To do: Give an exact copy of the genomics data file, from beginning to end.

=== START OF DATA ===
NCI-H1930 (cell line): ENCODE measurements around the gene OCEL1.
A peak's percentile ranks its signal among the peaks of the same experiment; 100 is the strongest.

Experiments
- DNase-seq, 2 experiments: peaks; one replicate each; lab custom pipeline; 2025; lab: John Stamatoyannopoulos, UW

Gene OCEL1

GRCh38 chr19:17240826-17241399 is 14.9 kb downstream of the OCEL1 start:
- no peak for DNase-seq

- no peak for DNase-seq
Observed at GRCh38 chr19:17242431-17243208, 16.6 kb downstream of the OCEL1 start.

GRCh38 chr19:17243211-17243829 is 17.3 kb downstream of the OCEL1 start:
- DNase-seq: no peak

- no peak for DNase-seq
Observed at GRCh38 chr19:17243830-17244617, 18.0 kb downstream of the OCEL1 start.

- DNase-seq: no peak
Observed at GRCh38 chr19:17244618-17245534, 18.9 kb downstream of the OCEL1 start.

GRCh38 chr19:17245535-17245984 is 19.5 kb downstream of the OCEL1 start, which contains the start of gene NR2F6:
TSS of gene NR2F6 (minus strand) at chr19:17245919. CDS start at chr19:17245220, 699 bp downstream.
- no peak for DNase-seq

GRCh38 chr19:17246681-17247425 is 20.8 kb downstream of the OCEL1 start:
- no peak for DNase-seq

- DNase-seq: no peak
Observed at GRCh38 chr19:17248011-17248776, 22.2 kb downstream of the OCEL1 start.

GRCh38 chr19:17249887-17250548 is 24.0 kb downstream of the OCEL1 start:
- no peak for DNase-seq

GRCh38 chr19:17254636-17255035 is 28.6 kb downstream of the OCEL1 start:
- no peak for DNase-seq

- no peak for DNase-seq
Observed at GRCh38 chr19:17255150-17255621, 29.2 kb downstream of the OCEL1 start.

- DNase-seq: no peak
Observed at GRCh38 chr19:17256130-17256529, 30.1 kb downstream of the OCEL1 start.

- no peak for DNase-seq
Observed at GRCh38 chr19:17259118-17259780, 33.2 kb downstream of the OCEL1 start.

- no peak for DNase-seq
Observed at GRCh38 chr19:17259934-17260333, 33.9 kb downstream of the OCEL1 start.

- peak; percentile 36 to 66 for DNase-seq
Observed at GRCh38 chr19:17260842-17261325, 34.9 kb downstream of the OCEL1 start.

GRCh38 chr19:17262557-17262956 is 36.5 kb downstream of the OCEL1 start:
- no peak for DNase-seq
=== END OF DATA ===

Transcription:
NCI-H1930 (cell line): ENCODE measurements around the gene OCEL1.
A peak's percentile ranks its signal among the peaks of the same experiment; 100 is the strongest.

Experiments
- DNase-seq, 2 experiments: peaks; one replicate each; lab custom pipeline; 2025; lab: John Stamatoyannopoulos, UW

Gene OCEL1

GRCh38 chr19:17240826-17241399 is 14.9 kb downstream of the OCEL1 start:
- no peak for DNase-seq

- no peak for DNase-seq
Observed at GRCh38 chr19:17242431-17243208, 16.6 kb downstream of the OCEL1 start.

GRCh38 chr19:17243211-17243829 is 17.3 kb downstream of the OCEL1 start:
- DNase-seq: no peak

- no peak for DNase-seq
Observed at GRCh38 chr19:17243830-17244617, 18.0 kb downstream of the OCEL1 start.

- DNase-seq: no peak
Observed at GRCh38 chr19:17244618-17245534, 18.9 kb downstream of the OCEL1 start.

GRCh38 chr19:17245535-17245984 is 19.5 kb downstream of the OCEL1 start, which contains the start of gene NR2F6:
TSS of gene NR2F6 (minus strand) at chr19:17245919. CDS start at chr19:17245220, 699 bp downstream.
- no peak for DNase-seq

GRCh38 chr19:17246681-17247425 is 20.8 kb downstream of the OCEL1 start:
- no peak for DNase-seq

- DNase-seq: no peak
Observed at GRCh38 chr19:17248011-17248776, 22.2 kb downstream of the OCEL1 start.

GRCh38 chr19:17249887-17250548 is 24.0 kb downstream of the OCEL1 start:
- no peak for DNase-seq

GRCh38 chr19:17254636-17255035 is 28.6 kb downstream of the OCEL1 start:
- no peak for DNase-seq

- no peak for DNase-seq
Observed at GRCh38 chr19:17255150-17255621, 29.2 kb downstream of the OCEL1 start.

- DNase-seq: no peak
Observed at GRCh38 chr19:17256130-17256529, 30.1 kb downstream of the OCEL1 start.

- no peak for DNase-seq
Observed at GRCh38 chr19:17259118-17259780, 33.2 kb downstream of the OCEL1 start.

- no peak for DNase-seq
Observed at GRCh38 chr19:17259934-17260333, 33.9 kb downstream of the OCEL1 start.

- peak; percentile 36 to 66 for DNase-seq
Observed at GRCh38 chr19:17260842-17261325, 34.9 kb downstream of the OCEL1 start.

GRCh38 chr19:17262557-17262956 is 36.5 kb downstream of the OCEL1 start:
- no peak for DNase-seq